What is it that the Students for a free Tibet (SFT), an activity being run in Atlantic College; want Tibet to be free from? If the answer is China, then SFT should certainly stop and think about what it is they are demanding. If it isn’t China, then they should make there goals and aims clearer, and perhaps stop walking around campus with ambiguous, easily misunderstood, statements like ‘Free Tibet’ on their armbands.
Halfway through the 20th century China was a poverty-stricken land, laid waste by decades of civil war, occupied and sacked by Japanese militarism and subject to the machinations of the imperialist powers.
Warlords and feudal despots exercised untrammelled power in their fiefdoms while religious tyranny was widespread. This applied to Tibet as much as the rest of China.
Now, however, for all the mistakes of the Chinese government, China stands someway up a huge mountain of modernisation; in front of them is where they are headed, and behind them where they have come from. The successes of their policies have been tangible, with huge improvements in living standards.
Nowhere is this truer than in Tibet, where the abolition of slavery and serfdom liberated the mass of the people, prompting the landowners and feudal lords to resort to force of arms in the 1950s to halt social progress and revert to the old pre-revolutionary regime.
Their comprehensive defeat in 1959 was a prelude to raising Tibetan educational, health and living standards. Last year’s opening of the Qinghai-Lhasa railway on the roof of the world was a major step forward for Tibet’s economic and cultural development, enhancing links with the rest of China. SFT claim the only purpose of the building this multi-million-pound railway was to assist with migration to and from Tibet, helping them to ‘erode Tibetan culture’. Whilst it is true that the railways have helped with migration, the reality that no more than 5 per cent of Tibet’s population is either Han Chinese or from any other of China’s 56 national minorities gives the lie to claims of ethnic swamping or dilution of Tibet’s cultural essence. Additionally, SFT fails to recognise that increased accessibility is a positive thing. Every nation strives towards the improvement of domestic infrastructure and increased accessibility to rural areas: A mobile labour force leads to a productive labour force, and a productive labour force leads to improved standards of living.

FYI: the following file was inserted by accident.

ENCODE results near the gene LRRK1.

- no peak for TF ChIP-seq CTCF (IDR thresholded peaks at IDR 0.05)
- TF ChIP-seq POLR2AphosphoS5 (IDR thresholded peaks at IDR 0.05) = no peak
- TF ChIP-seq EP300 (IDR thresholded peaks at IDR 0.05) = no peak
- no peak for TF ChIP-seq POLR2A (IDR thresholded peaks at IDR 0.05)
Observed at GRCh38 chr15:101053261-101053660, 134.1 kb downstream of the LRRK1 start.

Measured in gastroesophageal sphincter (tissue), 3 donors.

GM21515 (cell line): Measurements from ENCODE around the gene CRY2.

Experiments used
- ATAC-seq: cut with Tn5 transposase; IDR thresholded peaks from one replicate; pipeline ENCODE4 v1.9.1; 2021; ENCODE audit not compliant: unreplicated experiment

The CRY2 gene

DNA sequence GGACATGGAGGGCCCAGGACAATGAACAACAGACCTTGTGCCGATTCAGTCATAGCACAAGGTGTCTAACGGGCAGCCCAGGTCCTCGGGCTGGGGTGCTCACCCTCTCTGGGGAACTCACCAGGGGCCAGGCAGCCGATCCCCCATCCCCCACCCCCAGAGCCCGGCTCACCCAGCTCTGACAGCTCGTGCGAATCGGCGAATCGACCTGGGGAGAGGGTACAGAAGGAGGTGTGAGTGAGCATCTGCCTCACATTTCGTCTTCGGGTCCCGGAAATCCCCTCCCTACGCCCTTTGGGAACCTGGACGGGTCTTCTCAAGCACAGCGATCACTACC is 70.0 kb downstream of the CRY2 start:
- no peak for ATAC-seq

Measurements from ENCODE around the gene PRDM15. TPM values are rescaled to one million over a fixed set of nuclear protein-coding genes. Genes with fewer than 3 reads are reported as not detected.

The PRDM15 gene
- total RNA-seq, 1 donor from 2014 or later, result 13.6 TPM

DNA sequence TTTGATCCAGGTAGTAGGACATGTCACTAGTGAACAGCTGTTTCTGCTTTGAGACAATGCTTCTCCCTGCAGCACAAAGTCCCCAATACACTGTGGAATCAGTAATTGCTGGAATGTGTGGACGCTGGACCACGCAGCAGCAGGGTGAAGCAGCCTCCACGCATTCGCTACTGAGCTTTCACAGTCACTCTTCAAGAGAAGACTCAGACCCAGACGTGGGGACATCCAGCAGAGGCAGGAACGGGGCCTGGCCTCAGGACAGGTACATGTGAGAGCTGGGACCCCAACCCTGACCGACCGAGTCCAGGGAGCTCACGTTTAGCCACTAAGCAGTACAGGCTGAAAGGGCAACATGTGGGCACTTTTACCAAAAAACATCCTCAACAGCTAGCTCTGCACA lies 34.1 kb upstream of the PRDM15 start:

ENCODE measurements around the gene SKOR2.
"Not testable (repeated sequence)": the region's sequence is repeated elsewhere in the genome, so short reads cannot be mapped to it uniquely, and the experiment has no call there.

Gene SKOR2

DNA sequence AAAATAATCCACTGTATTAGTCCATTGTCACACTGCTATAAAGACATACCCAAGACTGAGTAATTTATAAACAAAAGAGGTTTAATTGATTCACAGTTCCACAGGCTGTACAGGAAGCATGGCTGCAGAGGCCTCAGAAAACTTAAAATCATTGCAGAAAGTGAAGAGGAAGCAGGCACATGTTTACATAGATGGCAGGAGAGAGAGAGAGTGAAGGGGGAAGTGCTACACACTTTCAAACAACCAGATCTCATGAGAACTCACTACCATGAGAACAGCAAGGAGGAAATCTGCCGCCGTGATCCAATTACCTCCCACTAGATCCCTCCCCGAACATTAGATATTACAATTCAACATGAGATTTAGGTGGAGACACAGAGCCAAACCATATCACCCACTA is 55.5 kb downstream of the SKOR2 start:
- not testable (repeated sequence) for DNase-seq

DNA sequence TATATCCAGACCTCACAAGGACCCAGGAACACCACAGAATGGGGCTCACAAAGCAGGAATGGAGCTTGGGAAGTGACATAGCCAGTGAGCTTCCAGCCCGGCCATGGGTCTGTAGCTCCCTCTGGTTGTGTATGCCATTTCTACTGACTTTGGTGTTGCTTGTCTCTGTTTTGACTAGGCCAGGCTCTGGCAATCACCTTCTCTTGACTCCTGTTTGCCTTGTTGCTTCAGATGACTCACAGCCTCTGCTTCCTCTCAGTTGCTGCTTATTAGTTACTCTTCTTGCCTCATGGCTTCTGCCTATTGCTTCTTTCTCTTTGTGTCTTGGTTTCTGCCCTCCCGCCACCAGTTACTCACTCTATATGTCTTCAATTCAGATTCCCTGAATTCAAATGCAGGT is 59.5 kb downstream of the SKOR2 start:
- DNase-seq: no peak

I am aware, however, that the Chinese government is no saint. However, we westerners should be aware of our hypocrisy. There should, of course, be a global movement to end capital punishment, in China as well as America. There should, of course, be a global movement to end torture, in China as well as America. There should, of course, be a global movement to protect minority languages and cultures, in China as well as Britain and Spain.
It irritates me when I see westerners campaigning to boycott the Olympic Games. I ask myself, why are they not also campaigning to boycott London 2012 Olympics? The UN, along with most in this college, would agree that the most sacred human right is the right to life. China’s economic progress has ended the mass starvation that so recently engulfed the country on a regular basis.
Those who lecture China on human rights, especially from the US and Britain, should perhaps, in light of the illegal invasion of Iraq, which has brought about more than a million deaths, ponder the relationship between stones and glass houses.
Alex Michie (AC 06-08)
– UWC Student Magazine –